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Twist Collective

Swatch it! Fall 2010

Fall10_SwatchIt

By Clara Parkes

Hats offer an ideal excuse to play with yarn. Unless you have a job that entails rubbing your head vigorously against rough surfaces all day, you don’t really need to worry about durability. You can choose a yarn based on prettiness alone and know that almost anything will work.


I chose to swatch Faina Goberstein’s lovely Crown of Leaves hat because it has such intriguing intricate sideways cables while simultaneously maintaining functional ribbing motifs everywhere else—which means you’ll have fun knitting and the hat will actually stay on your head.

The original sample is knit in Handwerks Classic DK, a smooth traditional plied yarn made from 100% superwash wool. I really couldn’t improve upon this type of yarn’s performance, so I shifted my focus toward differently constructed yarns.

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First, I swatched Classic Elite Moorland. This tweedy faux single gives the hat a decidedly wooly, wintry look. Without any interruption of ply shadows, the yarn renders the stitches in a smooth, clean way rather as if I’d been knitting with a tube of pasta.

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In terms of fiber composition, Moorland has 42% merino wool, 23% alpaca, 19% mohair, and 16% acrylic—a reasonable mix of bounce, warmth, shimmer, and affordability. For the medium size in this hat, you’d need two skeins.

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Moving from one ply to two, I cast on with Elsebeth Lavold Silky Wool. Generally you may hear people advise against using two-plied yarns for cables, since two plies always push away from one another instead of coming together to create a round, full fabric. And you want round, fullness in cables.

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But Silky Wool has a slightly tweedy, wooly finish that fills in the gaps and works magic with cables (if you’ve seen any of Elsebeth Lavold’s patterns you’ll know this to be true). The rich colors are all heathered, adding to the gently weathered mossy finish in the fabric. At 45% of the total fiber content, wool is in the majority—followed closely by silk (35%) and nylon (20%). I’m guessing part of the yarn’s slubby texture comes from raw silk, making the nylon necessary to hold the shorter fibers together. Despite generous yardage, you’ll still need two skeins to complete a hat—with lots left over.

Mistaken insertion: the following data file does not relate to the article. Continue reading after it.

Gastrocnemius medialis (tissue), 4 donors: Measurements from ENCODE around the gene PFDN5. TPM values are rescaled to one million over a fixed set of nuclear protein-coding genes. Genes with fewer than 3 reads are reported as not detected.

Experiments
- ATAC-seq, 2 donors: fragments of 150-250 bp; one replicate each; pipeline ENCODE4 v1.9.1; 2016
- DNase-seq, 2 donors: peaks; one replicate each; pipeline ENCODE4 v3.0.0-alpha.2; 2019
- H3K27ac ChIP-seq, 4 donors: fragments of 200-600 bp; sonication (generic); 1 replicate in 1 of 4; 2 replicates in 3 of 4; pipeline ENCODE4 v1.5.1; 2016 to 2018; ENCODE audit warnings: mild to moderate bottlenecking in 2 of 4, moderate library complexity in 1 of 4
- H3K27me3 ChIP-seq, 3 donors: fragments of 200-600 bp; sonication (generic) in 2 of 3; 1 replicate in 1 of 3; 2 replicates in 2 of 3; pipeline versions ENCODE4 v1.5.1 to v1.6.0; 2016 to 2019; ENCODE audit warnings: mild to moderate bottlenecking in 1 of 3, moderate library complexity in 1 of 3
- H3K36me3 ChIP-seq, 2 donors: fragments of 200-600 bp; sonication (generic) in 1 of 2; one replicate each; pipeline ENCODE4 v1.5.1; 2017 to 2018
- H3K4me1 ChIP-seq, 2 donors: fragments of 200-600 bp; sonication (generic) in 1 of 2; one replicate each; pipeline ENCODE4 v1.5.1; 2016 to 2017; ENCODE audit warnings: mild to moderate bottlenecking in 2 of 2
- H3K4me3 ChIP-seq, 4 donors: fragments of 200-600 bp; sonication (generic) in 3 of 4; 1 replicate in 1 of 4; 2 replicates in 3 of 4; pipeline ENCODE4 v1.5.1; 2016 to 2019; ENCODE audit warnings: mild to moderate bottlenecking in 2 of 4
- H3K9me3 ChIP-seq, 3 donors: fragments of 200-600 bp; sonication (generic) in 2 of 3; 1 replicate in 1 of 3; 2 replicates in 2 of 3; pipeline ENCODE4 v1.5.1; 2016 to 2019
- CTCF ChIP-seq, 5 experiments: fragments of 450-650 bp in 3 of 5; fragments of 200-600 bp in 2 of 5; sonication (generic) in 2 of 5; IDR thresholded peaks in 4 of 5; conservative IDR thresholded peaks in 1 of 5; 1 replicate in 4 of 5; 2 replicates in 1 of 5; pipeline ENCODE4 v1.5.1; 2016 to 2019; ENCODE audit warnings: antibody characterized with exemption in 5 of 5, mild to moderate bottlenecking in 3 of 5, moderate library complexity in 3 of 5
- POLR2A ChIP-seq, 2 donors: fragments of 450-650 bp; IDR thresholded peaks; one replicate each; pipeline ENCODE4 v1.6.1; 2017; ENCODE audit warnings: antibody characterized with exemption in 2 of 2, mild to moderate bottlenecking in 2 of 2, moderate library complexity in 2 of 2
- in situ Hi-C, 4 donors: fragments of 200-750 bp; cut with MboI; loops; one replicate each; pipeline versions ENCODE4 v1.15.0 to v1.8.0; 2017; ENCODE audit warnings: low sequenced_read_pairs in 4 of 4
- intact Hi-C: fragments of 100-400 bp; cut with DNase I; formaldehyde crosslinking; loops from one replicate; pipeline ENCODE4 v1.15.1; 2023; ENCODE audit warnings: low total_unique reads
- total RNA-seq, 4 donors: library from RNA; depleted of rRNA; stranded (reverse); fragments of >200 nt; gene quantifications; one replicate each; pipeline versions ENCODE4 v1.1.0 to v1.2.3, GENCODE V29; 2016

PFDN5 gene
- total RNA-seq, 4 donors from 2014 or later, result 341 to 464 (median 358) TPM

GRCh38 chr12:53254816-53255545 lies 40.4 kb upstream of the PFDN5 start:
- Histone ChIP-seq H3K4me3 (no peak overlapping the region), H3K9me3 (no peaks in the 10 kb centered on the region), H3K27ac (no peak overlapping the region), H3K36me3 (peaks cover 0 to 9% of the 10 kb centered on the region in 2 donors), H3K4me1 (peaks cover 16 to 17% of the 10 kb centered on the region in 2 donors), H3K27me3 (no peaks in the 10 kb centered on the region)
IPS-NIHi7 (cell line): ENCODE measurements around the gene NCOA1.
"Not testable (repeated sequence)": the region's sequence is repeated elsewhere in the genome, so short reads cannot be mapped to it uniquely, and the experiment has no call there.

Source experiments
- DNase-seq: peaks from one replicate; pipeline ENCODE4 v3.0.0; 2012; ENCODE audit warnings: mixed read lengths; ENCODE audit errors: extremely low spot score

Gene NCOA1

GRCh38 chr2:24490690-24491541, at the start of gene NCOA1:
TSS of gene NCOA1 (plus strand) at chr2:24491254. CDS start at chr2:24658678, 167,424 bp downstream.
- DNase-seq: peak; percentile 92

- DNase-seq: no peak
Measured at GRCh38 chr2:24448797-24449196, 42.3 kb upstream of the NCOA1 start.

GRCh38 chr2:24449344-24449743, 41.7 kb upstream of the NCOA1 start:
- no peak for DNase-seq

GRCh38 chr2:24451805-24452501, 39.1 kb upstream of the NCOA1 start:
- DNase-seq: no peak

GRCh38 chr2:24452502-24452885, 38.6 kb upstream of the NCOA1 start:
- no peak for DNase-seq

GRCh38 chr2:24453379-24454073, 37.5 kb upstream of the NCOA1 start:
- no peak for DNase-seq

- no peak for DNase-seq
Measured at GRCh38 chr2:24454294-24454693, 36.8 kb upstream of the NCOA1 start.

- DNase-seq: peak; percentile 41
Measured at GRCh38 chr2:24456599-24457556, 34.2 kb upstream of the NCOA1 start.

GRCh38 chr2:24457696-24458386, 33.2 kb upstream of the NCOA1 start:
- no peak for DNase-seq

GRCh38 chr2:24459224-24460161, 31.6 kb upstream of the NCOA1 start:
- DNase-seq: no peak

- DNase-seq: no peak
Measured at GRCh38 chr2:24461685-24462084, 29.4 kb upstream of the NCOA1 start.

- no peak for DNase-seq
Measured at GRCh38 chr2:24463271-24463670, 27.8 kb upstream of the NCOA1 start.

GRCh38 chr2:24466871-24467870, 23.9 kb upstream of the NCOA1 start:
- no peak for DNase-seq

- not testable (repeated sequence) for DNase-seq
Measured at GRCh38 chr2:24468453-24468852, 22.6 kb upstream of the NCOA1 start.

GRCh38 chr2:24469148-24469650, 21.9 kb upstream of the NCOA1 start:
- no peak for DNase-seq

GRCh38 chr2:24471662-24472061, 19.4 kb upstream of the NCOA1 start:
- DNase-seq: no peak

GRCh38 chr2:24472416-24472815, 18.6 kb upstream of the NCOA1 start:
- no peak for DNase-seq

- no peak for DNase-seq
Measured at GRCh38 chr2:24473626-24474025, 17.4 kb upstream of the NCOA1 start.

Many years ago, while researching my first book, I asked a long-time millworker what his favorite fiber blend was. Without missing a beat, he replied, “Cotton and wool, 50/50.” He went on to explain how this particular combination made both fibers better, giving you an ideal fabric that was both cool and warm, well-wearing yet lively. I’ve never forgotten his advice, which is why I next swatched Classic Elite Chesapeake from the Verde Collection.

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This 50/50 blend of organic cotton and Merino wool was spun in Italy. Its S-on-S construction (with fine, plied strands further plied together in the same direction) produces a round and springy yarn with spectacular high-relief stitch definition for cables. (It’s the same yarn Tonia Bary used for her Goose Rocks hoodie in the Spring/Summer edition.)  For those knitters in warm climates, this particular blend is an ideal way to get your wool kick without overheating your hands (or head).

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It appears that the wool and cotton are kept in separate strands that are then plied and dyed (or vice-versa) so that the wool is fully saturated with color while the cotton stays lighter. This gives the yarn a candycane look that becomes more gently heathered the further away you stand. Yardage is a little shorter on this yarn, so you’ll need three skeins to complete a medium-sized hat.

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Since the S-on-S construction is so ideal for cables, I decided to swatch another fiber combination—this time ditching the cotton in favor of the softest, most plush, shimmery and luxurious blend I could find. The answer was Sublime Cashmere Merino Silk DK, a blend of 75% extra fine merino, 20% silk, and 5% cashmere (also spun in Italy).

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This final yarn was pure decadence, rendering the cables in full, well-rounded definition while producing a springy and oh so squeezable fabric. This yarn has enough elasticity to make a hat that’ll stretch to accommodate a far wider range of head sizes than any of the other yarns swatched. The colors are all smooth, saturated pastel solids. The combination of S-on-S construction and 20% silk content gives this yarn a crisp, well-tailored clarity and brightness. Lucky for us, a medium-sized hat requires only two skeins.